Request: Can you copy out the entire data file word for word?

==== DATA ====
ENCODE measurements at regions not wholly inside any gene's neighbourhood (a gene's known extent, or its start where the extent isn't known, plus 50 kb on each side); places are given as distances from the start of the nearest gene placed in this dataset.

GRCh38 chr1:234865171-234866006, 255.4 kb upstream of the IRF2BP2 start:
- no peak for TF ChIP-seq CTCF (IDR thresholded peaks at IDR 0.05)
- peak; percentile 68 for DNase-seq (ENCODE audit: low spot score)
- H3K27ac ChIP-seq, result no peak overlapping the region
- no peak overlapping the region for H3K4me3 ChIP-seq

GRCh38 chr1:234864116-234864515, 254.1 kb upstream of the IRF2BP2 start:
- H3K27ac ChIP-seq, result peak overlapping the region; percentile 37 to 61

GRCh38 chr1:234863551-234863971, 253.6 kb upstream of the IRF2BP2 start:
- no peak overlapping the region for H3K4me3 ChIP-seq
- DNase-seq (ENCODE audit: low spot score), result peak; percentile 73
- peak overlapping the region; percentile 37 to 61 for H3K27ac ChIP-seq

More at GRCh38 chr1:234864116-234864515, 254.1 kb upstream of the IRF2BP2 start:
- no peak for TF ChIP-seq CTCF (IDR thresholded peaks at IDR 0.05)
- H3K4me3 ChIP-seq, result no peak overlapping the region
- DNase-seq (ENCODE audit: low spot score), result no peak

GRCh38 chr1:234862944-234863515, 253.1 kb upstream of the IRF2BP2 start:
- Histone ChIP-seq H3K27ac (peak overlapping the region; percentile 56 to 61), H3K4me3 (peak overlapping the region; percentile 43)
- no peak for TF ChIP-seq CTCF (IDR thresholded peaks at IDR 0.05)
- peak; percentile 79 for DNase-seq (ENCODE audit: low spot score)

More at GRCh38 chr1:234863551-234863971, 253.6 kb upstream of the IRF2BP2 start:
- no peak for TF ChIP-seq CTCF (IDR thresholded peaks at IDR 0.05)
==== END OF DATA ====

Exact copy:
ENCODE measurements at regions not wholly inside any gene's neighbourhood (a gene's known extent, or its start where the extent isn't known, plus 50 kb on each side); places are given as distances from the start of the nearest gene placed in this dataset.

GRCh38 chr1:234865171-234866006, 255.4 kb upstream of the IRF2BP2 start:
- no peak for TF ChIP-seq CTCF (IDR thresholded peaks at IDR 0.05)
- peak; percentile 68 for DNase-seq (ENCODE audit: low spot score)
- H3K27ac ChIP-seq, result no peak overlapping the region
- no peak overlapping the region for H3K4me3 ChIP-seq

GRCh38 chr1:234864116-234864515, 254.1 kb upstream of the IRF2BP2 start:
- H3K27ac ChIP-seq, result peak overlapping the region; percentile 37 to 61

GRCh38 chr1:234863551-234863971, 253.6 kb upstream of the IRF2BP2 start:
- no peak overlapping the region for H3K4me3 ChIP-seq
- DNase-seq (ENCODE audit: low spot score), result peak; percentile 73
- peak overlapping the region; percentile 37 to 61 for H3K27ac ChIP-seq

More at GRCh38 chr1:234864116-234864515, 254.1 kb upstream of the IRF2BP2 start:
- no peak for TF ChIP-seq CTCF (IDR thresholded peaks at IDR 0.05)
- H3K4me3 ChIP-seq, result no peak overlapping the region
- DNase-seq (ENCODE audit: low spot score), result no peak

GRCh38 chr1:234862944-234863515, 253.1 kb upstream of the IRF2BP2 start:
- Histone ChIP-seq H3K27ac (peak overlapping the region; percentile 56 to 61), H3K4me3 (peak overlapping the region; percentile 43)
- no peak for TF ChIP-seq CTCF (IDR thresholded peaks at IDR 0.05)
- peak; percentile 79 for DNase-seq (ENCODE audit: low spot score)

More at GRCh38 chr1:234863551-234863971, 253.6 kb upstream of the IRF2BP2 start:
- no peak for TF ChIP-seq CTCF (IDR thresholded peaks at IDR 0.05)